Guest post by Kimberly Rusnak, Project Director for the Children's Opportunity Fund
What is leapfrogging in education? The concept was explored with a group of Community Foundation donors at our most recent President’s Forum in Montgomery County. It is the ability to jump ahead or disrupt existing paradigms to make rapid and non-linear progress. It is the possibility to transform what and how children learn so that young people can develop a broad set of skills needed to thrive. The concept is discussed by Rebecca Winthrop, a Senior Fellow and the Director of the Center for Universal Education at the Brookings Institute, in her new book, Leapfrogging Inequality: Remaking Education to Help Young People Thrive.
The first major point covered during the talk sought to answer a critical question: What is the goal of education? Though it seems like such a simple question, the answers in the room were vastly different. Some of the answers were: the goal is to teach basic skills of reading, writing, math, science, and social studies. This was countered with the goal to ensure sustainable employment. Or is the goal to provide young people with the tools for a fulfilling life and to encourage active civic participation? Or all of the above?
The answer posed to the group by Ms. Winthrop was called, “Academic +,” also known as The Breadth-of-Skills-Movement. While an education system must prioritize knowledge acquisition, there must also be a strong emphasis on developing skills needed to use that knowledge in different settings overtime. This includes academic subjects, plus globally relevant topics, communication skills, problem solving skills; and trying to prepare students for the future. It’s a tough job—and no single approach is the perfect solution because learning happens everywhere—at home, at school, in the community.
In an average year, an elementary school student only spends 14% of their time in school (based on a 7-hour school day, 180 days per year). Roughly 33% of a student’s time is spent sleeping, and 53% of their time is spent awake and out of school. If the majority (53%) of learning happens at home, in the community and among peers, think about what that means.
For many families that cannot afford quality early learning and pre-K access, fee-based out of school programs, private tutoring and costly summer camps, the opportunities and exposure to academic and non-academic skills and knowledge are very different compared to affluent families who can. The families who cannot afford expensive out-of-school supports are often immigrants and people of color; which is why the opportunity gap and racial inequity exists in almost every county and city in the United States. Race and poverty are not the same thing, but there are strong correlations in the world of education. As Kevin Beverly, a Trustee of The Community Foundation reflected:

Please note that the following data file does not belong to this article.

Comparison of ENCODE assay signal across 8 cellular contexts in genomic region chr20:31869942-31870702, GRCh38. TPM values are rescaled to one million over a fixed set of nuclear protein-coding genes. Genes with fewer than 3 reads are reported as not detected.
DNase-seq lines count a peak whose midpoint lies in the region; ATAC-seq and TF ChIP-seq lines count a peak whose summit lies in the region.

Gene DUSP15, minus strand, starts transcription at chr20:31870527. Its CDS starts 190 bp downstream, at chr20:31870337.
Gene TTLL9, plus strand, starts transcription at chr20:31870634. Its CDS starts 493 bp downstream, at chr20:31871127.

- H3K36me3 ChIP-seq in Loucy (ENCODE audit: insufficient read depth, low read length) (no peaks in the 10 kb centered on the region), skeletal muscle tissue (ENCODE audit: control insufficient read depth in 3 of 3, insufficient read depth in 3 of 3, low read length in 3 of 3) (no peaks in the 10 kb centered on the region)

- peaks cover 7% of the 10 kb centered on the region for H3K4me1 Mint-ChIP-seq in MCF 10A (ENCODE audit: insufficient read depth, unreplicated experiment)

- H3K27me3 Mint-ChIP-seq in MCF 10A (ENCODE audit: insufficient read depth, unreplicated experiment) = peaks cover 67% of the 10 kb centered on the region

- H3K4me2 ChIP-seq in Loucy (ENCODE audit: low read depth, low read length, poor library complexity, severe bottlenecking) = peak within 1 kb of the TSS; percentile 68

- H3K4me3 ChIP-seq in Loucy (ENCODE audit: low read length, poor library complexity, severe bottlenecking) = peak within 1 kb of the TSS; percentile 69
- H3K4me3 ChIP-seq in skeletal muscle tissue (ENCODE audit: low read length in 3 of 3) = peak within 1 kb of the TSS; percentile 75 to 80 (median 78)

“Encouraging educators to open the aperture and look beyond the standard approaches is a key to helping our at-risk youth excel.”
In order to make major strides and changes in education, we must take big leaps and major calculated risks to achieve greater change for children and address this inequity. We must do our work differently so that we can achieve different results. Incremental change is not enough; we must find ways to leapfrog. As Shirley Brandman, an Education Advocate in Montgomery County reflected:
“Our commitment to equity will only become real when we can invest in tangible strategies that catch students up and keep them on track academically. Making more than a year's worth of progress in a year of schooling is key and the insights shared about how we can harness innovation to leapfrog or accelerate learning should inspire us to rededicate our efforts.”
There were several examples of this idea shared at the President’s Forum last week. An initiative called, LEMA (Literacy and Math Education Labs) has created board games that teach literacy, numeracy, teamwork and collaboration at the same time. Another example was Wonderschool in California who works with families, educators and childcare providers to helps individuals start their own businesses by assisting with licensing, marketing and everything in between.
I have spent my entire career working in education and the field of out of school time. I am excited for the opportunity to take my experiences and knowledge and put them to work in Montgomery County through the Children’s Opportunity Fund. It is our goal to help every child succeed. The Fund focuses on supporting and scaling evidence-based initiatives that are meeting gaps in Montgomery County.
Thank you to Rebecca Winthrop for sharing her knowledge and expertise. Our community will use these learnings and others to help investigate opportunities to innovate and address inequity in education in Montgomery County, and across the region.
Kimberly joined The Community Foundation in the summer of 2018. Through her previous experience as a Program Officer with the Social Innovation Fund, she oversaw a portfolio of innovative interventions ranging from cradle to career. Kimberly came to The Community Foundation well-versed in program development, nonprofit management and community development. She is a passionate advocate for young people and believes it is critical that we provide equal opportunities to all.